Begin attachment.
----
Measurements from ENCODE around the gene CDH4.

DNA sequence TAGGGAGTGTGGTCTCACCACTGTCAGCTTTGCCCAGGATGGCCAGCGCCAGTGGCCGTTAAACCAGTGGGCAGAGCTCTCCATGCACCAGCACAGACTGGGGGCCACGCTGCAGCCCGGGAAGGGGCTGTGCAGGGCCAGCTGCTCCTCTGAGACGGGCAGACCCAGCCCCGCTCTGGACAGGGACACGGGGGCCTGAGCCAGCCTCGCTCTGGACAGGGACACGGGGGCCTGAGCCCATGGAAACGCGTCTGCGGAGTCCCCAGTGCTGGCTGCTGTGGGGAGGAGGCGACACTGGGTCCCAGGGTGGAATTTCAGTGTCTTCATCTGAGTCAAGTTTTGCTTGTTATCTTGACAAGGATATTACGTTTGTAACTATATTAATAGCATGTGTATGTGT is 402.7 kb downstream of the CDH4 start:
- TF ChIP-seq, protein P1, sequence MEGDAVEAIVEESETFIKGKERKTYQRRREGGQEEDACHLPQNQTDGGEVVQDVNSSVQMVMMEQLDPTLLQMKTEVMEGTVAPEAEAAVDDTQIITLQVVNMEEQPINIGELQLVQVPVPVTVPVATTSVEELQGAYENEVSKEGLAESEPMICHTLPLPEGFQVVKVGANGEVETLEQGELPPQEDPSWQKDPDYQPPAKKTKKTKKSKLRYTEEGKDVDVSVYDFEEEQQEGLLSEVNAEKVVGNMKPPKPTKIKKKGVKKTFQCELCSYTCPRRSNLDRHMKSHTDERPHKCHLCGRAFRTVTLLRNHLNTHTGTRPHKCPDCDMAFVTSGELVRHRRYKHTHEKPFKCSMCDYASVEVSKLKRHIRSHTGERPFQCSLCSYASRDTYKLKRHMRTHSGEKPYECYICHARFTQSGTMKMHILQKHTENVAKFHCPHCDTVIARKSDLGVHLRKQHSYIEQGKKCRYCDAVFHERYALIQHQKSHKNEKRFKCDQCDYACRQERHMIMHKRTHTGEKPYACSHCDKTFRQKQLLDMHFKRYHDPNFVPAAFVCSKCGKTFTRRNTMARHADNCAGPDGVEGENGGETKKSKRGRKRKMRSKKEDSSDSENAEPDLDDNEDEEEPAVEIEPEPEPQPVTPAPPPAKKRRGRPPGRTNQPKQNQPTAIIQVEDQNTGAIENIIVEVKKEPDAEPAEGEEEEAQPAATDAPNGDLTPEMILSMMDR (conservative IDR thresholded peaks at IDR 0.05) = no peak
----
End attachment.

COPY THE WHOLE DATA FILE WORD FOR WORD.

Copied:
Measurements from ENCODE around the gene CDH4.

DNA sequence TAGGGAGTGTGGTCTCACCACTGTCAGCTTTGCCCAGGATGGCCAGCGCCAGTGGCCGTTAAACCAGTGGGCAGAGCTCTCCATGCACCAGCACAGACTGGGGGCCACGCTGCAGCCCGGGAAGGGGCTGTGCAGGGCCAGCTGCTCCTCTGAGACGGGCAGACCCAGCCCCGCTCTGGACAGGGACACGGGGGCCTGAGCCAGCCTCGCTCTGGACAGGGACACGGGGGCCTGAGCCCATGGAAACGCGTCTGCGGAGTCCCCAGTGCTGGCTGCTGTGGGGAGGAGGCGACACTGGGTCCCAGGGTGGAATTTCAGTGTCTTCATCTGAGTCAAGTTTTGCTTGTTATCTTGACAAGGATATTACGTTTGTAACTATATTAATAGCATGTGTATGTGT is 402.7 kb downstream of the CDH4 start:
- TF ChIP-seq, protein P1, sequence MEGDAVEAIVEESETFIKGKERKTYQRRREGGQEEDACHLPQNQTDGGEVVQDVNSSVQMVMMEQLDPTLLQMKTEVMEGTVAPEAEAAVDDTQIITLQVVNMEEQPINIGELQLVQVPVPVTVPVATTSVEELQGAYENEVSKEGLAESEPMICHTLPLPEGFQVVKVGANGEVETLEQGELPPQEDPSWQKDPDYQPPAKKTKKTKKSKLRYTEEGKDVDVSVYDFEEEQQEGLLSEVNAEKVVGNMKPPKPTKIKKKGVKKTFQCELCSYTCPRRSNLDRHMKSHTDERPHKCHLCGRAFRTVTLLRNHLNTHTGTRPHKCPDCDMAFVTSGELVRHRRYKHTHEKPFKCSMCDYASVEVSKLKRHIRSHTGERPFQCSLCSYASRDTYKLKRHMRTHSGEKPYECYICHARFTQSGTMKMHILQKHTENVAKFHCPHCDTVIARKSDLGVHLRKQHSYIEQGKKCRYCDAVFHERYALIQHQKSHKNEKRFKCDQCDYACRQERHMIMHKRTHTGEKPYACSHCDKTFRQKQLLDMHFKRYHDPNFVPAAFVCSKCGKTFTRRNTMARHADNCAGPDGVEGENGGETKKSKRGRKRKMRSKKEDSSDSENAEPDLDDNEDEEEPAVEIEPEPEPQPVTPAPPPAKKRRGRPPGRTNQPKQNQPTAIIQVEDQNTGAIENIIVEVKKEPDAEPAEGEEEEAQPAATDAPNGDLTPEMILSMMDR (conservative IDR thresholded peaks at IDR 0.05) = no peak